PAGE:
But the verdict isn’t all good for Detective. The Skill Token mechanic may be necessary but it is silly. Imagine this conversation with your Interrogation Expert, “Nope, I’m sorry, but I’ve already talked to one witness today, I couldn’t possibly talk to anyone else. Maybe tomorrow.” And the Stress Token mechanic caused by working past 4pm is plain dumb. Apparently, the rush hour traffic at 5pm is just murder. I know this is designed to make it impossible to just brute force visit every clue in the game, but almost every case is impossible to solve without working at least once “after hours” and to be penalized for this in the final score is just wrong. You’ll be hearing from my union rep about this clear violation of worker compensation!
But the most egregious violation is that the game is overly verbose and woefully time consuming. It took us almost 2 hours just to read the convoluted rule book. And the rules are not that hard! Every card is filled with must-read (‘cause there might be a clue) but wholly irrelevant details, like the step-by-step procedure of walking through a lobby every single time you visit the Lab, or the fact that one day for lunch we ate a Greek salad, black coffee, and a bottled water. Do they lend immersion to the game? Yes. Do they create a narrative feel? Yes. But while these literary “darlings” may be great for a mystery novel, they bring a mystery game to a grinding halt. And as every editor will tell you, as a writer, you must “kill your darlings”. The worst is that it makes the mysteries feel less like Hercule Poirot and more like Nancy Drew.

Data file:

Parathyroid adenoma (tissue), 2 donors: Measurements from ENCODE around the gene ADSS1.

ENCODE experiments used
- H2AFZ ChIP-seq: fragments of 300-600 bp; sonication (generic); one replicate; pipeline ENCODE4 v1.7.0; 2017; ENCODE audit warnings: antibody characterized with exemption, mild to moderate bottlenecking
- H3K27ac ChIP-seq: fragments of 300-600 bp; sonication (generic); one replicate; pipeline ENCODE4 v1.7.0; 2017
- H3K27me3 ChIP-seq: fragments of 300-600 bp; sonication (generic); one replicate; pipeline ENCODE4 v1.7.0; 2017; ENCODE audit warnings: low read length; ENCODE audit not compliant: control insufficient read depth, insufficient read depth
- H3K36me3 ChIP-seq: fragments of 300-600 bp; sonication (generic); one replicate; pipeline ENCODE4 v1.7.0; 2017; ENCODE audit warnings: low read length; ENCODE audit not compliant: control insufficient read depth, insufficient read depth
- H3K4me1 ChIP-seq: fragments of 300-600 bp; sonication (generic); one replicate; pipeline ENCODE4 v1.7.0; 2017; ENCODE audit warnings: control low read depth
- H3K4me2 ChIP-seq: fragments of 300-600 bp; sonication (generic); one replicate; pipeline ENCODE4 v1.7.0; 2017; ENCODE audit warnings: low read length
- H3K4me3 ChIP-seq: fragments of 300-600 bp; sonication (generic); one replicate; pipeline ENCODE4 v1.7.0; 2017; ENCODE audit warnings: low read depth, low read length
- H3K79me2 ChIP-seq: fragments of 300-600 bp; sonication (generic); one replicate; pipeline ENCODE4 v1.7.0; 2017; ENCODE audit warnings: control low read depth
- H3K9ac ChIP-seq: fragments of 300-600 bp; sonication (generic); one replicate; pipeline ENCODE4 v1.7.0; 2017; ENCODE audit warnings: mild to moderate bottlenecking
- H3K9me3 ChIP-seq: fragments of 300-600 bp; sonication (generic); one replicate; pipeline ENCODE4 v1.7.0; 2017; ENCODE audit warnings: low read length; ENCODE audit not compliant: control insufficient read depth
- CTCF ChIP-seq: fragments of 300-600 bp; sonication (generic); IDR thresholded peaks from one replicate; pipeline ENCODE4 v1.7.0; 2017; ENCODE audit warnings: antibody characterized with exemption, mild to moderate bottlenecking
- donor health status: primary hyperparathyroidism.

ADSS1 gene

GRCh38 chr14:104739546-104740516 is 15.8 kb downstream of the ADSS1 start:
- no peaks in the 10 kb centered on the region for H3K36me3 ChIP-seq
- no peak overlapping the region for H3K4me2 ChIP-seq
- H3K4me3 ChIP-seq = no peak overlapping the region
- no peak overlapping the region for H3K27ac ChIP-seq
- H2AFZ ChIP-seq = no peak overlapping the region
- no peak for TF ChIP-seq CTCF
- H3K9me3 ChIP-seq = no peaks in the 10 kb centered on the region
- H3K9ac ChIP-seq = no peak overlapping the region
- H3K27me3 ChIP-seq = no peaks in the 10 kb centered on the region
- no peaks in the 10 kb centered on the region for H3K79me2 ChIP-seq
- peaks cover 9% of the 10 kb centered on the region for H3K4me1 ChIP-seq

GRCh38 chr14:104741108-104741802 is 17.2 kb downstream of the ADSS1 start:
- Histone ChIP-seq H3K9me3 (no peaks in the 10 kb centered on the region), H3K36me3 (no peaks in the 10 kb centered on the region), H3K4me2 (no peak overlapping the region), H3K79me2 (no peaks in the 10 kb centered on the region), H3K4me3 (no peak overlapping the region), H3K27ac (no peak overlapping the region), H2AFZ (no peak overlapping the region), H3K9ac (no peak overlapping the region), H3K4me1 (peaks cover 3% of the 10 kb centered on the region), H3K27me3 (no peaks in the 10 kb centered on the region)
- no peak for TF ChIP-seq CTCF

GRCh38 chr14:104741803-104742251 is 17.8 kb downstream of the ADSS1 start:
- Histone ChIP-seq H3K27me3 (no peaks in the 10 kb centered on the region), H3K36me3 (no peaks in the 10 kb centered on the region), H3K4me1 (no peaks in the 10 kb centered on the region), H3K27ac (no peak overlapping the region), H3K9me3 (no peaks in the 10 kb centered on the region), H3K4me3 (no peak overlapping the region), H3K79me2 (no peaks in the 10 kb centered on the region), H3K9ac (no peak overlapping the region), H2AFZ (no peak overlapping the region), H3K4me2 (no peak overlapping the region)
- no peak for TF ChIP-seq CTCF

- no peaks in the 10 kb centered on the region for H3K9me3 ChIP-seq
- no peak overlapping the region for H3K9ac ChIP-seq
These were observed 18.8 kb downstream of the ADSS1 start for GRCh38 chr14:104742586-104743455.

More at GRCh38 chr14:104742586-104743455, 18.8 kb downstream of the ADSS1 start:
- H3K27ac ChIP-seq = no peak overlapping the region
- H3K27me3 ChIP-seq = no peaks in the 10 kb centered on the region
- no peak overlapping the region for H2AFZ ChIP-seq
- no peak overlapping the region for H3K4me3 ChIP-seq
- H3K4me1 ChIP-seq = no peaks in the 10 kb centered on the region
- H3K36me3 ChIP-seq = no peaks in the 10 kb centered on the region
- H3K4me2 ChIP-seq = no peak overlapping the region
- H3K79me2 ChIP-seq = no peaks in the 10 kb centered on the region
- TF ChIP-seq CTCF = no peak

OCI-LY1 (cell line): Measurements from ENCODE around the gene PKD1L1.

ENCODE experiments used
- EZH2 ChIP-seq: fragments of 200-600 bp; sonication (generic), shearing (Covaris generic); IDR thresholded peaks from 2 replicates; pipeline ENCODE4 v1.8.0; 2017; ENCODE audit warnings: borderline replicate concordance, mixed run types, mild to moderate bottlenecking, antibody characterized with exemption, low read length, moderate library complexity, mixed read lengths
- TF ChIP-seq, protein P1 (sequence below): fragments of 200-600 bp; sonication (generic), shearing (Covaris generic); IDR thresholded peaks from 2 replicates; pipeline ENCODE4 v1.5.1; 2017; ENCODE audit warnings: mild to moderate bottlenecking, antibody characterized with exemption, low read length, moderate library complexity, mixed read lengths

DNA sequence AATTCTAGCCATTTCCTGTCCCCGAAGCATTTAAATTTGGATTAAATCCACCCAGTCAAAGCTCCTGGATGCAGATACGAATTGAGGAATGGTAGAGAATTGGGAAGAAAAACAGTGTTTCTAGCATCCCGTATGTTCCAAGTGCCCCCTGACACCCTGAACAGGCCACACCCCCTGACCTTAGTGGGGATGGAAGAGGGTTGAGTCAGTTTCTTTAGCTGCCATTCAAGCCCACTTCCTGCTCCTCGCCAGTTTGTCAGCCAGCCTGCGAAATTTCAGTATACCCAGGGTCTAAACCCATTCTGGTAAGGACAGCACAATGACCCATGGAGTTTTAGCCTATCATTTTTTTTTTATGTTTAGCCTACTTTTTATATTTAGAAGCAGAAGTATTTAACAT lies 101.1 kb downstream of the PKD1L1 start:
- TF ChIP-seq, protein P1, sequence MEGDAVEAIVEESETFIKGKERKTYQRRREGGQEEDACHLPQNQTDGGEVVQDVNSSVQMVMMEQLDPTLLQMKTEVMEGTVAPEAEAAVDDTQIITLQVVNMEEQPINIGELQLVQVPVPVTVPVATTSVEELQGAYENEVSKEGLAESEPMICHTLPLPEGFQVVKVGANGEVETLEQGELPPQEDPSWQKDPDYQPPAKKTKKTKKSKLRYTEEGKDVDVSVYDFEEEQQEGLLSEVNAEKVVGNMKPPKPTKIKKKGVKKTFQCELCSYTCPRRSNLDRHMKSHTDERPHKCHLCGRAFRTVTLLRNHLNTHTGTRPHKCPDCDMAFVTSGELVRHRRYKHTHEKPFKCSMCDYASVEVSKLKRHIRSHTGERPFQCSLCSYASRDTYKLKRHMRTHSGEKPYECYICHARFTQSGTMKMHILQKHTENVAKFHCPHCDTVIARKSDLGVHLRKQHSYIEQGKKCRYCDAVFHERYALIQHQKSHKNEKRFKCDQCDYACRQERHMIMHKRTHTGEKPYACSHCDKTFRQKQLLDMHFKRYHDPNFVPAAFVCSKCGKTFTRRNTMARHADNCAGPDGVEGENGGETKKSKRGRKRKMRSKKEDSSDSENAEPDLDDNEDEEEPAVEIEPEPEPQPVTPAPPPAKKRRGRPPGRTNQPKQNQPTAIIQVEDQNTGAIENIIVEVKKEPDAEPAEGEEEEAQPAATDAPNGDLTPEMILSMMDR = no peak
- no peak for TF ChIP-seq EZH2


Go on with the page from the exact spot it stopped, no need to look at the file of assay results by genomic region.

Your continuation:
Plus, when one player has to spend several minutes inputting dozens of “signature” codes into the game’s online database searching for more clues while everyone else sits around waiting, that is not a good sign. Halfway through, my son wanted to quit because he was so bored. But, on the flip side, he was really invested in solving the mystery so he muscled up the moxie to muster on. We put him in charge of reading all the clues which helped considerably.
As for playing the game with the kids, this game has a lot of factors going in to that decision. The game is rated for ages 16+ but the material is fine for any teenager. But the game is complex and very long (including the reading of the rules, the first case took us five hours to solve.) You will have to decide the maturity and game fortitude of your children before you crack open this case with them.
For our final denouncement, the game is mysterious enough to overlook its negatives and we are really looking forward to the next time we can contend with these chronicles of crime. If you are a fan of crime novels and deduction games then Detective: A Modern Crime Board Game delivers a compelling caseload of conundrums, wrapped in a riddle, enveloped by enigmas.
As always, quitting time is a 4pm sharp, and Game On!
The crime must be evaluated in its totality. And, above all: Why + How = Who. – John E. Douglas, FBI Elite Serial Crime Unit